Ripe blockbuster cheese, but one that packs in a cannibal tribe, a voodoo queen, a ship-consuming monster cephalopod, the Flying Dutchman, Davy Jones’s locker, Davy Jones himself (Bill Nighy, with a captivating squid puss), a seaport tavern brawl, the infamous East India Company (as the ultimate corporate villain), and a cannon-blasting sea battle. Plus Johnny Depp, pounding so hard on his Keith Richards imitation that it seemed inevitable Richards would be cast as his father in the next sequel. Best of the four, count ’em four movies based on a ride at Disney World.
Patrick O’Brian’s literate, seafaring Aubrey-and-Maturin novels finally hit the screen, by way of director Peter Weir. Napoleonic warfare, survival at sea, and meticulous period flavor are all subsumed, as they should be, by the two protagonists (played by Russell Crowe and Paul Bettany) and their ironclad, platonic bond to each other. Supposedly, 90 percent of the film was shot on the water.
After the 1930s, the luxury-ship-stowaway comedy fell, more or less, into remission until Stanley Tucci (who wrote, directed, and stars here) concocted this happy vaudeville about two lousy thespians (Tucci and Oliver Platt) who find themselves, quite by accident, on a cruise ship among European anarchists, spies, grieving ex-royalty, a pompous theater star (Alfred Molina), a suicidal nightclub singer named Happy Franks (Steve Buscemi), and sundry other broadly played types (including a Nazi-esque ship officer, triumphantly personified by Campbell Scott). It’s so unpretentious and dizzy, the entire cast conga-lines right off the set at the end, to boppin’ tango music.
Even if you’re the type who gets seasick in a wading pool, there’s something undeniably alluring about a 1940s cruise-ship liaison, and you’re not going to find a cuter and funnier dynamic than Barbara Stanwyck in a midriff-baring dress purring “Why, Hopsy!” at befuddled millionaire Henry Fonda. She’s part of a cardsharp trio out to fleece rich suckers, and he’s the chump. Preston Sturges wrote the devil out of this fluff in his customary fashion, and it might feature the hugest studio-built luxury boat ever dreamed up, with mansion-like ballrooms, sumptuous banquets, and endless moonlit decks.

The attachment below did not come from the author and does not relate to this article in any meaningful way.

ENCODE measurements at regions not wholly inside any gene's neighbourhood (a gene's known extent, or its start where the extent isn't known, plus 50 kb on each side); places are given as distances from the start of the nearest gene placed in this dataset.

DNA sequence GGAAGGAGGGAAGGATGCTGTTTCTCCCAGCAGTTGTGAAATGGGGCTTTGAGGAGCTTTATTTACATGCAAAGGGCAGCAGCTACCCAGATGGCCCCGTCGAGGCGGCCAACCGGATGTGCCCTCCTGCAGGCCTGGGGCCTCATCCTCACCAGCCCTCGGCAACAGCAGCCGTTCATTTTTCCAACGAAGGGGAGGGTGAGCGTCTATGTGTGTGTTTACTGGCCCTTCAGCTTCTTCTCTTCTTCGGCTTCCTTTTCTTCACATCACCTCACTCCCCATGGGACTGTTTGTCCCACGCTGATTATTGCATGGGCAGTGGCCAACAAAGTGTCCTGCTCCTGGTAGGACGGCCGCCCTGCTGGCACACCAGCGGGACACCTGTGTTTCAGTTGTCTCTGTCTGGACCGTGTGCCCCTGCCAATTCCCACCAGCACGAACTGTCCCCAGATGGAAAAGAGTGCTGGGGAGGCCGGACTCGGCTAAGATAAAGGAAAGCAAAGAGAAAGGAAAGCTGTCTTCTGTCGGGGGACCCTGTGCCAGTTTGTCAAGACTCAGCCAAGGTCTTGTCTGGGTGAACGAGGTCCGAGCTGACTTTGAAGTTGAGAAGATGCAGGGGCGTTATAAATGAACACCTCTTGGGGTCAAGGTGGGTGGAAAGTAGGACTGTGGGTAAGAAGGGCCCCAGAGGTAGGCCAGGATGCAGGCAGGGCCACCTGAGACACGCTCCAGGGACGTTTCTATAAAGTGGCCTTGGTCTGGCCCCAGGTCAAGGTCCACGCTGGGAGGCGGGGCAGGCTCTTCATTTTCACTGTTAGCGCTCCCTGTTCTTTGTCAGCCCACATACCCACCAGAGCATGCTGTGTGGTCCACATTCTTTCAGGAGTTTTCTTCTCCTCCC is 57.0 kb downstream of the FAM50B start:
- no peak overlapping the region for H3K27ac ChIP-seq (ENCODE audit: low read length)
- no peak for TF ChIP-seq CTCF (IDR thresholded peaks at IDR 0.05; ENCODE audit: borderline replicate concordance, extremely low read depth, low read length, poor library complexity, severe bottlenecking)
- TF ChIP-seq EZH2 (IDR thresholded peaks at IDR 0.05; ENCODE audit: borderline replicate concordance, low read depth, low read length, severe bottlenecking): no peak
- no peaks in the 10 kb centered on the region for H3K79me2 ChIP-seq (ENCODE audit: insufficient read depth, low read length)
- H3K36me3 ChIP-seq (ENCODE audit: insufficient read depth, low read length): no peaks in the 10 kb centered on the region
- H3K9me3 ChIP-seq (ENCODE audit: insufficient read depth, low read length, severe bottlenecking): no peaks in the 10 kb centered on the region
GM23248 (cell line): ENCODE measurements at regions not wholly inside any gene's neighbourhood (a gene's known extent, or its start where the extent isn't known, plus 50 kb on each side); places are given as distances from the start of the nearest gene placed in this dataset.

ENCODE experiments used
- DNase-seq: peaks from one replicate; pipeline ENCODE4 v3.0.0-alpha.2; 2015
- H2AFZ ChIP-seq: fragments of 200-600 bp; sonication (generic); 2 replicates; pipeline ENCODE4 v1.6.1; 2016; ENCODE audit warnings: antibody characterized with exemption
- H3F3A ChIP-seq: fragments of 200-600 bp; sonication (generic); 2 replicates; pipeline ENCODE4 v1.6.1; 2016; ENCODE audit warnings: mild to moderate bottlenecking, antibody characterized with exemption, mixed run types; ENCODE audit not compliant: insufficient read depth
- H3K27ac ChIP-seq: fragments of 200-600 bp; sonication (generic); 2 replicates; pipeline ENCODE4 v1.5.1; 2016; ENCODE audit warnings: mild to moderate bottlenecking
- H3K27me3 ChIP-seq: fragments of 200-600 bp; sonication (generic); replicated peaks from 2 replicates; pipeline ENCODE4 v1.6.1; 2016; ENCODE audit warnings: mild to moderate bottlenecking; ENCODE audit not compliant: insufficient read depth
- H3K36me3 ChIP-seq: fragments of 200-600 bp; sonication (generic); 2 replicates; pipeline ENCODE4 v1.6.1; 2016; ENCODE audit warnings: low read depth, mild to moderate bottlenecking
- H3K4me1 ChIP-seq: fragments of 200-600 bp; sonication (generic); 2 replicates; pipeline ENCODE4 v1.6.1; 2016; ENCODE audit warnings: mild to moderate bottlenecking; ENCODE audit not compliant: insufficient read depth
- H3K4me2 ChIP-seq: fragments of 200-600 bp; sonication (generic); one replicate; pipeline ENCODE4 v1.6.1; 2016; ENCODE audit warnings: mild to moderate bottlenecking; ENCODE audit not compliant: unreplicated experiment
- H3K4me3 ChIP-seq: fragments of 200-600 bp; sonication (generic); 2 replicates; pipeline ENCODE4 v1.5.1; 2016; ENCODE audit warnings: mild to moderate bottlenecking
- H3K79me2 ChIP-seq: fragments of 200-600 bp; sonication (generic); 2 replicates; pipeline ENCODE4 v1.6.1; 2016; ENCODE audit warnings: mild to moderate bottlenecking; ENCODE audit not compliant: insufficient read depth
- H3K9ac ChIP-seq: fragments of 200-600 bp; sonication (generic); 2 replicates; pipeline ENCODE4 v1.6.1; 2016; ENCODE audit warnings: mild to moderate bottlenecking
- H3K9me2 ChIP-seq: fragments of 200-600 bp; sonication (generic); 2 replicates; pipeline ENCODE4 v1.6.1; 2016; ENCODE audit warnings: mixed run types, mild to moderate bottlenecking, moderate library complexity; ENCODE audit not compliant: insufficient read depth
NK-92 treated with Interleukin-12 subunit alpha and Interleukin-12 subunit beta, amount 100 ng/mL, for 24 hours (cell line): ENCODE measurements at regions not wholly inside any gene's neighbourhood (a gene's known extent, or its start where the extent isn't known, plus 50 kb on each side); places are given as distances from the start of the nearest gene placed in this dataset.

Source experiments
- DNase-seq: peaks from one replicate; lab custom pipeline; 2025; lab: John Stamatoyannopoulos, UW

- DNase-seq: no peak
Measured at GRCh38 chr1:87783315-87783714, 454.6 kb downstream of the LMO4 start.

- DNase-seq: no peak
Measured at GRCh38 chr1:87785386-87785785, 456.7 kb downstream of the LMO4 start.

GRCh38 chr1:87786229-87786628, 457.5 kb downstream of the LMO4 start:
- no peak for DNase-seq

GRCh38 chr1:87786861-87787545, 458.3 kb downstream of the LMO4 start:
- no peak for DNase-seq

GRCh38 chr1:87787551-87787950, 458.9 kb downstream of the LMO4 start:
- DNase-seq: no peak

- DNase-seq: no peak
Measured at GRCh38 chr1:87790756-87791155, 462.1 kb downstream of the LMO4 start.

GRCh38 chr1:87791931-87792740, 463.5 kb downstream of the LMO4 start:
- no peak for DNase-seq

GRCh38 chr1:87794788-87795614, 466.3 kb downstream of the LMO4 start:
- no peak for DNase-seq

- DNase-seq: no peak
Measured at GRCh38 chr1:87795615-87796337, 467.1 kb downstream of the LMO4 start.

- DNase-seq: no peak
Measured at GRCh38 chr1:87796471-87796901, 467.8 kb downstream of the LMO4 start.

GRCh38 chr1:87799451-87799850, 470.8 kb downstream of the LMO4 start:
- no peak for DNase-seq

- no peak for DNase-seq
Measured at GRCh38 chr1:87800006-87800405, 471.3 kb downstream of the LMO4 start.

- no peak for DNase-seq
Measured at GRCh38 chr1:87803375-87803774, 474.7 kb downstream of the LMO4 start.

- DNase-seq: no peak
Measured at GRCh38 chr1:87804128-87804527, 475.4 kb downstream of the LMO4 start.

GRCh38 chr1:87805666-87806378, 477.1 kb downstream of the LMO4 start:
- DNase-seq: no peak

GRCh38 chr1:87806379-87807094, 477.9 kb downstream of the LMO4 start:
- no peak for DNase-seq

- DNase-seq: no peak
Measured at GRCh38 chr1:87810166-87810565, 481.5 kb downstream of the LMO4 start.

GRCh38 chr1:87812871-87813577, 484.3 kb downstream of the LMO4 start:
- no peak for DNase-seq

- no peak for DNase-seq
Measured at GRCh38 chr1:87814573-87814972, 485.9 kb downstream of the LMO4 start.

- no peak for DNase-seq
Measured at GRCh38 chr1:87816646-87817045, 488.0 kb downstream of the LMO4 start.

A voyage to Singapore during a typhoon might not usually sound appealing, but if Clark Gable is the ship’s captain, women will be stampeding the gangplank. He’s already spoken for by Jean Harlow, as a loosey goosey with a cast-iron mouth and a marshmallow heart. Her brash talk soon has the typhoon brewing on board as well, and he gives her the deep freeze and betroths himself to a British aristocrat. Shipboard shenanigans include an attack by Malay pirates, redeeming heroics, boozy sing-alongs with the officers, and a drinking game called Admiral Puff Puff Puff, which is probably fun even if you’re not playing with Jean Harlow in a clingy dress. The high China seas, by way of the MGM studio water tanks, knock the ship about and put the tough-talking fun in a pressure cooker.
The first and greatest comedy feature about stowaways on a cruise ship, this Marx Brothers farce is unbridled, high-octane silliness, but everyone is dressed to the Gatsby nines (except the gangsters, a newly popular archetype in 1931), and the childlike experience of simply running amok amid luxury-consuming adults is infectious. You might have fun on your own voyage, but not this much.